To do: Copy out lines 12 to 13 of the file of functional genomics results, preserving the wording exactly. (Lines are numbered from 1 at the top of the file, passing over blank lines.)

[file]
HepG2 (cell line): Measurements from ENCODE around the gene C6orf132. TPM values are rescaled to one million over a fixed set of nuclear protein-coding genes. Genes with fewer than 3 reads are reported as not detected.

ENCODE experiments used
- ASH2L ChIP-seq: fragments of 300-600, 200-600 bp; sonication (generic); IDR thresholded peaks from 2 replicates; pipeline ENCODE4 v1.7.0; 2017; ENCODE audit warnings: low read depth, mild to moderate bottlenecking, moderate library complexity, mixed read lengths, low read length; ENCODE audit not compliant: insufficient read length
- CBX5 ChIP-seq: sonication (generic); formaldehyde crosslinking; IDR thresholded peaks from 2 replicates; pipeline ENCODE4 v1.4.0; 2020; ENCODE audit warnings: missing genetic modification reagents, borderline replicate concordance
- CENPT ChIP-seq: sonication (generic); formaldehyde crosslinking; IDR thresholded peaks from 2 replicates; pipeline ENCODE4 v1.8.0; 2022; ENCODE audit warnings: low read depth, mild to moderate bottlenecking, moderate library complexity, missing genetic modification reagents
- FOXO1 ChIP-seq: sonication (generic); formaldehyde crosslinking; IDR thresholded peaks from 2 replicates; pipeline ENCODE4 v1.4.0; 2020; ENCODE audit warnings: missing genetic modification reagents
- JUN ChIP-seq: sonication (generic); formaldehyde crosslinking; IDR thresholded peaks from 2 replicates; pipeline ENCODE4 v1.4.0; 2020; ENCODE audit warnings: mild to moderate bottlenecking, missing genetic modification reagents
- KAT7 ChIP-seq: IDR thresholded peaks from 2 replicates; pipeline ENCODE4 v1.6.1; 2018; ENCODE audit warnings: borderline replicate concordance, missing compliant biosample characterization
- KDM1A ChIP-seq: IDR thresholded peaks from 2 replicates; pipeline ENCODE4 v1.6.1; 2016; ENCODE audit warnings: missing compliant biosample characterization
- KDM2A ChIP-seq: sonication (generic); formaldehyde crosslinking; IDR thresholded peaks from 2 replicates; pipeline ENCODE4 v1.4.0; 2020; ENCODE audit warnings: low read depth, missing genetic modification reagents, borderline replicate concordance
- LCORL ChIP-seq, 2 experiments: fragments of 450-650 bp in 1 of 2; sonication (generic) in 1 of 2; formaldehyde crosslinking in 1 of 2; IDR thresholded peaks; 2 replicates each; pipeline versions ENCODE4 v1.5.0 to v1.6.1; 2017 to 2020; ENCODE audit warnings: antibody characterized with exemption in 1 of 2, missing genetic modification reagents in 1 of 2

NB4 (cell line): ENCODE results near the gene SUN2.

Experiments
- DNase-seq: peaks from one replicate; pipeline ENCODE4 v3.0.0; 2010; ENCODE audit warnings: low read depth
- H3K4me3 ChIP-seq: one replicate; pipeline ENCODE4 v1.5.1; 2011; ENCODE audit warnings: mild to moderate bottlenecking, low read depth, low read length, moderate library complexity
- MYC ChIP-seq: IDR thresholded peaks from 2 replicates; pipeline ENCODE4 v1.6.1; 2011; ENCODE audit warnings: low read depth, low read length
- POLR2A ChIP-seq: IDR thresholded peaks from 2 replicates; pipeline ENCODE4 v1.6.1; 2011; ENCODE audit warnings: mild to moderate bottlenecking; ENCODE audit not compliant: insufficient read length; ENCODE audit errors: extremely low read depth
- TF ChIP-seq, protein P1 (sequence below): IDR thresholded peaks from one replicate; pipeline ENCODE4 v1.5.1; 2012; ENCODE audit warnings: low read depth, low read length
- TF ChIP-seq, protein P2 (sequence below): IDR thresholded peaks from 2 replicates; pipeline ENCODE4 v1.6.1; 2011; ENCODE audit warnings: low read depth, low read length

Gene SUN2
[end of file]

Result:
NB4 (cell line): ENCODE results near the gene SUN2.

Experiments